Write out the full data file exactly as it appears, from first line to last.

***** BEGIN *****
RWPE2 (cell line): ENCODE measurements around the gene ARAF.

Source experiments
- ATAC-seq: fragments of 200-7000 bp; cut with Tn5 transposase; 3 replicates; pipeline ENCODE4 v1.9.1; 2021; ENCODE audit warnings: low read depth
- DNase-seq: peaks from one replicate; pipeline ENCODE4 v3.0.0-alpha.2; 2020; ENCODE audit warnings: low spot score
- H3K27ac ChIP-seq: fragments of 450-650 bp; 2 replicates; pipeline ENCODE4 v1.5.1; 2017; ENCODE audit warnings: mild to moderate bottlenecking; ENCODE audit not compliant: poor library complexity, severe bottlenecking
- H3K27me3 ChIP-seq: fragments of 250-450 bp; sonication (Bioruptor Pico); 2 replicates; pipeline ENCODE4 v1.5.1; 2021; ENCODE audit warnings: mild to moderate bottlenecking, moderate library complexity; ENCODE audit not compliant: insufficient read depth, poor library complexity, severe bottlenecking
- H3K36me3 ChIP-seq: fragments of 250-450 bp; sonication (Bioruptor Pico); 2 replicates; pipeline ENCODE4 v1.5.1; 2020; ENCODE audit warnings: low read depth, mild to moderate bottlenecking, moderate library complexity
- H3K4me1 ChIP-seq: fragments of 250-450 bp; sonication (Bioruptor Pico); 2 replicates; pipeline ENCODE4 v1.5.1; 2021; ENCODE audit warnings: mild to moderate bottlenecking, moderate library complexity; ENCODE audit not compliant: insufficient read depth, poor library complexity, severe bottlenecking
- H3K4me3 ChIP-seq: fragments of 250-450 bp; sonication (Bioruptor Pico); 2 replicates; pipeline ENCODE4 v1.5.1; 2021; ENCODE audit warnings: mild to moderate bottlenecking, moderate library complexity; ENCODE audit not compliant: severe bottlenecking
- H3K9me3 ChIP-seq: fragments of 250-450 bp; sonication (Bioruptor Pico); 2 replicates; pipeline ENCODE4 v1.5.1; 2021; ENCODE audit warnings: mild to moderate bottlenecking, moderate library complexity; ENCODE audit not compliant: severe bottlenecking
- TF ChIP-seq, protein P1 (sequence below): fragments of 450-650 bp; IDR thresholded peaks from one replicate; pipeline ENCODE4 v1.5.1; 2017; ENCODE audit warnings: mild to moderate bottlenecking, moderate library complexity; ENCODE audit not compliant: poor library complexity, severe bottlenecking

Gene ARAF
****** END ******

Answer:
RWPE2 (cell line): ENCODE measurements around the gene ARAF.

Source experiments
- ATAC-seq: fragments of 200-7000 bp; cut with Tn5 transposase; 3 replicates; pipeline ENCODE4 v1.9.1; 2021; ENCODE audit warnings: low read depth
- DNase-seq: peaks from one replicate; pipeline ENCODE4 v3.0.0-alpha.2; 2020; ENCODE audit warnings: low spot score
- H3K27ac ChIP-seq: fragments of 450-650 bp; 2 replicates; pipeline ENCODE4 v1.5.1; 2017; ENCODE audit warnings: mild to moderate bottlenecking; ENCODE audit not compliant: poor library complexity, severe bottlenecking
- H3K27me3 ChIP-seq: fragments of 250-450 bp; sonication (Bioruptor Pico); 2 replicates; pipeline ENCODE4 v1.5.1; 2021; ENCODE audit warnings: mild to moderate bottlenecking, moderate library complexity; ENCODE audit not compliant: insufficient read depth, poor library complexity, severe bottlenecking
- H3K36me3 ChIP-seq: fragments of 250-450 bp; sonication (Bioruptor Pico); 2 replicates; pipeline ENCODE4 v1.5.1; 2020; ENCODE audit warnings: low read depth, mild to moderate bottlenecking, moderate library complexity
- H3K4me1 ChIP-seq: fragments of 250-450 bp; sonication (Bioruptor Pico); 2 replicates; pipeline ENCODE4 v1.5.1; 2021; ENCODE audit warnings: mild to moderate bottlenecking, moderate library complexity; ENCODE audit not compliant: insufficient read depth, poor library complexity, severe bottlenecking
- H3K4me3 ChIP-seq: fragments of 250-450 bp; sonication (Bioruptor Pico); 2 replicates; pipeline ENCODE4 v1.5.1; 2021; ENCODE audit warnings: mild to moderate bottlenecking, moderate library complexity; ENCODE audit not compliant: severe bottlenecking
- H3K9me3 ChIP-seq: fragments of 250-450 bp; sonication (Bioruptor Pico); 2 replicates; pipeline ENCODE4 v1.5.1; 2021; ENCODE audit warnings: mild to moderate bottlenecking, moderate library complexity; ENCODE audit not compliant: severe bottlenecking
- TF ChIP-seq, protein P1 (sequence below): fragments of 450-650 bp; IDR thresholded peaks from one replicate; pipeline ENCODE4 v1.5.1; 2017; ENCODE audit warnings: mild to moderate bottlenecking, moderate library complexity; ENCODE audit not compliant: poor library complexity, severe bottlenecking

Gene ARAF